“Keep in mind, this child is still you. Simply, the best, of you. You could conceive naturally a thousand times and never get such a result.” – Fictional geneticist in the 1997 film Gattaca.

As a side effect of science fiction novels, many of us find ourselves with an outlook of the future that’s full of possibilities. One of the various futuristic innovations is the ability to genetically alter our DNA, while in utereo or even after birth.

While once pure science fiction, or strictly limited to altering the DNA of plants, we’ve already seen radical procedures like genetically altered human embryos. The alteration is designed to illuminate developing embryos, but it’s just a step away from modifying embryos to eliminate disease.

Once the science is there, it won’t stop (hypothetically) with disease. Intelligence, physical appearance and personality are some of the factors we, as a society, will likely sought after.

A basic example? Rather than lasering off the cornea in a Lasik surgery, simply altering the very specific line of DNA that would give those of us with glasses could result in a 20/20 vision. But even if we are able to modify our genetics to eliminate things like poor eyesight or other deficiencies, should we?

“The answer [to that question] is, we will, and we won’t,” says Dr. Amy B. Hollingsworth, Natural Science Biology Lab Coordinator at The University of Akron. “There are some simple genetic changes that may be able to be made in the future (identifying genetic abnormalities through amniocentesis and then selective abortion), but many more will be done with genetic screening of parents, so that they can make informed decisions about ‘breeding,’ before they ever make a baby.

“I think simple genetic changes, like altering DNA to prevent diabetes or eyesight issues is in the distant future. Things that are very complicated, like producing super-humans – not likely to happen in our lifetimes.”

Frankly, that is kind of a bummer, because movies make it seem so easy to alter DNA. Generally speaking, the consideration of genetic alteration is extremely selfish. While the case can be made for curing disease, the people who would be able to afford genetic alteration would likely seek it for personal use.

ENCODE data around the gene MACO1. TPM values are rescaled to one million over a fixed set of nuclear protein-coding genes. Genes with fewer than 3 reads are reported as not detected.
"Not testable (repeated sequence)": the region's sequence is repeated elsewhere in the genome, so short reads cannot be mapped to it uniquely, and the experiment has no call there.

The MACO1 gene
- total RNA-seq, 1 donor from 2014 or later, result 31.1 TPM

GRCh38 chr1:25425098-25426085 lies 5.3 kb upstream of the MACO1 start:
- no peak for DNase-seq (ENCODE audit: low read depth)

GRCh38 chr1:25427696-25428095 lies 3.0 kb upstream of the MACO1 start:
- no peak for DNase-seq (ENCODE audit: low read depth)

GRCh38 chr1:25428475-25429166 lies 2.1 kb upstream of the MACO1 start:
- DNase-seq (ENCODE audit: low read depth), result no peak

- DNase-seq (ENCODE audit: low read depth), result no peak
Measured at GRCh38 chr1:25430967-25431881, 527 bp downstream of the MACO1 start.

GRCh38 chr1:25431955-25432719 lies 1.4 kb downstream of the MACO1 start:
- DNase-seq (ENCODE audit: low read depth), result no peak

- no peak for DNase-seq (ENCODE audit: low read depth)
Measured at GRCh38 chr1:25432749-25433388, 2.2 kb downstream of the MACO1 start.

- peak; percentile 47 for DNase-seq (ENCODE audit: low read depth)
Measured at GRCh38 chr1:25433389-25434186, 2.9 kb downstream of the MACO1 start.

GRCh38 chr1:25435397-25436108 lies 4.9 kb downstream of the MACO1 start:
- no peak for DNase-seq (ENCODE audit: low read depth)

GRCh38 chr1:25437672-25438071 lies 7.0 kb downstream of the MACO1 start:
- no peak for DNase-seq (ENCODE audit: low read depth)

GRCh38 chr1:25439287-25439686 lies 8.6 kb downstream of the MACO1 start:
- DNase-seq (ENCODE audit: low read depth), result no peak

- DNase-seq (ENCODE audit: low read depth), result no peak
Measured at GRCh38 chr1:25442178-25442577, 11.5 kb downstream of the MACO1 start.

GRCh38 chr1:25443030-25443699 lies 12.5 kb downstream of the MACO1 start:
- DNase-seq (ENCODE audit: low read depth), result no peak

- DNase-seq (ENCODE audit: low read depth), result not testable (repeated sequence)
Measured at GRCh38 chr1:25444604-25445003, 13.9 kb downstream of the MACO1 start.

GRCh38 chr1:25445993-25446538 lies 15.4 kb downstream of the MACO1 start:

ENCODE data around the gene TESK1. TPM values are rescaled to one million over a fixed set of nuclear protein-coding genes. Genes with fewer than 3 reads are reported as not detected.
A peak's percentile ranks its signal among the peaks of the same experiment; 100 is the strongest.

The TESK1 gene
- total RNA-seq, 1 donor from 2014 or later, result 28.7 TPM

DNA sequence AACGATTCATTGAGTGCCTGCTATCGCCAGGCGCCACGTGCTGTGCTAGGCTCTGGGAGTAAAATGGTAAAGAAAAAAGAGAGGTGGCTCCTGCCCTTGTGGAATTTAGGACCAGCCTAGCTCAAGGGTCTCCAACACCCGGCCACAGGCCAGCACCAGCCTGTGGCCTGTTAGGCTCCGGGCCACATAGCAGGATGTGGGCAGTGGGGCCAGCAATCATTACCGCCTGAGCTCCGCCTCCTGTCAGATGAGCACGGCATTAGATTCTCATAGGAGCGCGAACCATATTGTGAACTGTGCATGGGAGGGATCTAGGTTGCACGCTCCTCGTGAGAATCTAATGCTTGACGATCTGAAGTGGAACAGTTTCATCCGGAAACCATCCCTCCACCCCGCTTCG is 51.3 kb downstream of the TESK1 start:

This is a process that will be very expensive and most likely not covered by any insurance. Though, like back alley kidney removal, I’m sure that there will be a way to get your unborn fetus dangerously cleared of any genetic abnormalities. Just don’t go creating chimeras.

The better question… what is normal?

For instance, I wear prescription glasses. Who is say that not having perfect eyesight without corrective lenses isn’t normal? Perhaps bad eyesight is to blame for ancient wars taking longer than needed, or most impressionist art.

Altering genetics could have side effects like destroying personality and the little things that make us all individual, unique and creative.

Ruth Everard is the Operations Director of Dragonmobility, a company that specializes in versatile wheelchairs for active disabled people. Ruth has a genetic condition called Spinal Muscular Atrophy (SMA), which is directly caused by a genetic defect in the SMN1 gene (a protein that has a lot to do with muscle cells).

There is no known cure. So what would she do if there was a process to alter her own DNA, or the DNA of her future children?

“SMA is viewed generally to be devastating. In fact, it is a painless, non-degenerating muscle weakness which has been shown to be associated with increased intellect,” she says. “When I have children I will not test for, or worry about, whether I pass it on, even though ALL my children will carry the gene and there is a 1 in 80 chance each baby will actually have it.

U S scientists have bred the first genetically modified human embryos embryos transgenic genetic Medical Devices Industry Identity crisis: Will genetic alterations modify human society?“The question is: if I could mess with the gene that causes it, would I also make my babies less intelligent?”